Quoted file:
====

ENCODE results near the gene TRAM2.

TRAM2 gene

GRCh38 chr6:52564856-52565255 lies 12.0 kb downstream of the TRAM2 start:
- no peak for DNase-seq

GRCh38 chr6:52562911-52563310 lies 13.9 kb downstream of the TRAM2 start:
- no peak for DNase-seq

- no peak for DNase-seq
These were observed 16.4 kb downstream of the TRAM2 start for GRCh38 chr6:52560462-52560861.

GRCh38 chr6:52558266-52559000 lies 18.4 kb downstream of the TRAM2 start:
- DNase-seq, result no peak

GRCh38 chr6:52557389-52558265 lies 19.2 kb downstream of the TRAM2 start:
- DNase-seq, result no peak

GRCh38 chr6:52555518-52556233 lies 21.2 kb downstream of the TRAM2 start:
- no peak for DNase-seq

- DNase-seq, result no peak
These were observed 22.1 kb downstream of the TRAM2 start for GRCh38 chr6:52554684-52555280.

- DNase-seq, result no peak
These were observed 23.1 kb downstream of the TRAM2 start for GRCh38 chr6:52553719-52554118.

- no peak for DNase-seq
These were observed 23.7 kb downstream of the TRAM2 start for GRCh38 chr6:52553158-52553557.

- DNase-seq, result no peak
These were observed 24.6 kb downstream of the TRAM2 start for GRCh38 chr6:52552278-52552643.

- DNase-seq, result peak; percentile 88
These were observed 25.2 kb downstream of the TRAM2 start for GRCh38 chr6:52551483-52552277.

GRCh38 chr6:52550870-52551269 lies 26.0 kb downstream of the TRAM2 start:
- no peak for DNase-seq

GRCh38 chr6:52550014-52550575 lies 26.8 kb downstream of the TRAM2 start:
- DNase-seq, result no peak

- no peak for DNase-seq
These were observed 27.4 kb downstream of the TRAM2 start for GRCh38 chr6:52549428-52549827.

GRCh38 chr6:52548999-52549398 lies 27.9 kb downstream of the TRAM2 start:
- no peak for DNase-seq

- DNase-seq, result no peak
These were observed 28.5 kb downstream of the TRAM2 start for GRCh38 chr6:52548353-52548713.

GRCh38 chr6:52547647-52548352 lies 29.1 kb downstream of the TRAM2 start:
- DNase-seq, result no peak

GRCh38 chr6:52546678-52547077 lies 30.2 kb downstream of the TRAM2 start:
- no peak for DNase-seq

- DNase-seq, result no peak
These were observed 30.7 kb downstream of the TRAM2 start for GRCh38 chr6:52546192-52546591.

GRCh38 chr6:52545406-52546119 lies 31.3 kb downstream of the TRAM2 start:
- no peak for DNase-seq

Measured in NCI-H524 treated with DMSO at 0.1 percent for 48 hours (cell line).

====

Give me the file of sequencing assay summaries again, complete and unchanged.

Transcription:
ENCODE results near the gene TRAM2.

TRAM2 gene

GRCh38 chr6:52564856-52565255 lies 12.0 kb downstream of the TRAM2 start:
- no peak for DNase-seq

GRCh38 chr6:52562911-52563310 lies 13.9 kb downstream of the TRAM2 start:
- no peak for DNase-seq

- no peak for DNase-seq
These were observed 16.4 kb downstream of the TRAM2 start for GRCh38 chr6:52560462-52560861.

GRCh38 chr6:52558266-52559000 lies 18.4 kb downstream of the TRAM2 start:
- DNase-seq, result no peak

GRCh38 chr6:52557389-52558265 lies 19.2 kb downstream of the TRAM2 start:
- DNase-seq, result no peak

GRCh38 chr6:52555518-52556233 lies 21.2 kb downstream of the TRAM2 start:
- no peak for DNase-seq

- DNase-seq, result no peak
These were observed 22.1 kb downstream of the TRAM2 start for GRCh38 chr6:52554684-52555280.

- DNase-seq, result no peak
These were observed 23.1 kb downstream of the TRAM2 start for GRCh38 chr6:52553719-52554118.

- no peak for DNase-seq
These were observed 23.7 kb downstream of the TRAM2 start for GRCh38 chr6:52553158-52553557.

- DNase-seq, result no peak
These were observed 24.6 kb downstream of the TRAM2 start for GRCh38 chr6:52552278-52552643.

- DNase-seq, result peak; percentile 88
These were observed 25.2 kb downstream of the TRAM2 start for GRCh38 chr6:52551483-52552277.

GRCh38 chr6:52550870-52551269 lies 26.0 kb downstream of the TRAM2 start:
- no peak for DNase-seq

GRCh38 chr6:52550014-52550575 lies 26.8 kb downstream of the TRAM2 start:
- DNase-seq, result no peak

- no peak for DNase-seq
These were observed 27.4 kb downstream of the TRAM2 start for GRCh38 chr6:52549428-52549827.

GRCh38 chr6:52548999-52549398 lies 27.9 kb downstream of the TRAM2 start:
- no peak for DNase-seq

- DNase-seq, result no peak
These were observed 28.5 kb downstream of the TRAM2 start for GRCh38 chr6:52548353-52548713.

GRCh38 chr6:52547647-52548352 lies 29.1 kb downstream of the TRAM2 start:
- DNase-seq, result no peak

GRCh38 chr6:52546678-52547077 lies 30.2 kb downstream of the TRAM2 start:
- no peak for DNase-seq

- DNase-seq, result no peak
These were observed 30.7 kb downstream of the TRAM2 start for GRCh38 chr6:52546192-52546591.

GRCh38 chr6:52545406-52546119 lies 31.3 kb downstream of the TRAM2 start:
- no peak for DNase-seq

Measured in NCI-H524 treated with DMSO at 0.1 percent for 48 hours (cell line).